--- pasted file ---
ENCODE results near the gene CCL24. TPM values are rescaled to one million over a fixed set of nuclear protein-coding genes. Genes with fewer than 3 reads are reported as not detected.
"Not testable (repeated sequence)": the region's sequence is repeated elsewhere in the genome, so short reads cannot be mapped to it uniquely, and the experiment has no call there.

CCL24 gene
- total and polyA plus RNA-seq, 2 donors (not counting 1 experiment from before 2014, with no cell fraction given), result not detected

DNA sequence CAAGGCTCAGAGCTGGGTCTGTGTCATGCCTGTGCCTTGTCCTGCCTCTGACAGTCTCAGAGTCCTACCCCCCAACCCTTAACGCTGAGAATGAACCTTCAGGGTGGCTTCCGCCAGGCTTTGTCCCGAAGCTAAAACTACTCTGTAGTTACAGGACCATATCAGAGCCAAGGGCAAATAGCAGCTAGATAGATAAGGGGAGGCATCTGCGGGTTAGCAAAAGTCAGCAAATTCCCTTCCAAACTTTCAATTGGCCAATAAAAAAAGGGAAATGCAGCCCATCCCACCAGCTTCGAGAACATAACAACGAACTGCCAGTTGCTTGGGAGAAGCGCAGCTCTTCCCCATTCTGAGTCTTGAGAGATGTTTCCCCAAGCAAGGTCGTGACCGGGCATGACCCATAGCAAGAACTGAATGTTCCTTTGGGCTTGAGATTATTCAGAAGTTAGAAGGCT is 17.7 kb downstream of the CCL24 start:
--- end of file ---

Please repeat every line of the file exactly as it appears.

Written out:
ENCODE results near the gene CCL24. TPM values are rescaled to one million over a fixed set of nuclear protein-coding genes. Genes with fewer than 3 reads are reported as not detected.
"Not testable (repeated sequence)": the region's sequence is repeated elsewhere in the genome, so short reads cannot be mapped to it uniquely, and the experiment has no call there.

CCL24 gene
- total and polyA plus RNA-seq, 2 donors (not counting 1 experiment from before 2014, with no cell fraction given), result not detected

DNA sequence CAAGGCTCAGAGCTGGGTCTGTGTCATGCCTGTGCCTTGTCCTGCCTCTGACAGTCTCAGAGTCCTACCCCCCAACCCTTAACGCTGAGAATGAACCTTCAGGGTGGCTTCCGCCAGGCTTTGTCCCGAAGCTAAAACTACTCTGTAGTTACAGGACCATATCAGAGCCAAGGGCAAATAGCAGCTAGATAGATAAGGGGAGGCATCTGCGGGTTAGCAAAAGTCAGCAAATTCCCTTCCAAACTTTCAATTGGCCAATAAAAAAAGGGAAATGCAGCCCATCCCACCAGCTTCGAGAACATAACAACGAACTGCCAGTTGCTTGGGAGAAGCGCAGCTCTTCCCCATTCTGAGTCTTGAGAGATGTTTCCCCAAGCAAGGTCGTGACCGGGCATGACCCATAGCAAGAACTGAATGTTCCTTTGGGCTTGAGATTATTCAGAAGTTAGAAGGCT is 17.7 kb downstream of the CCL24 start: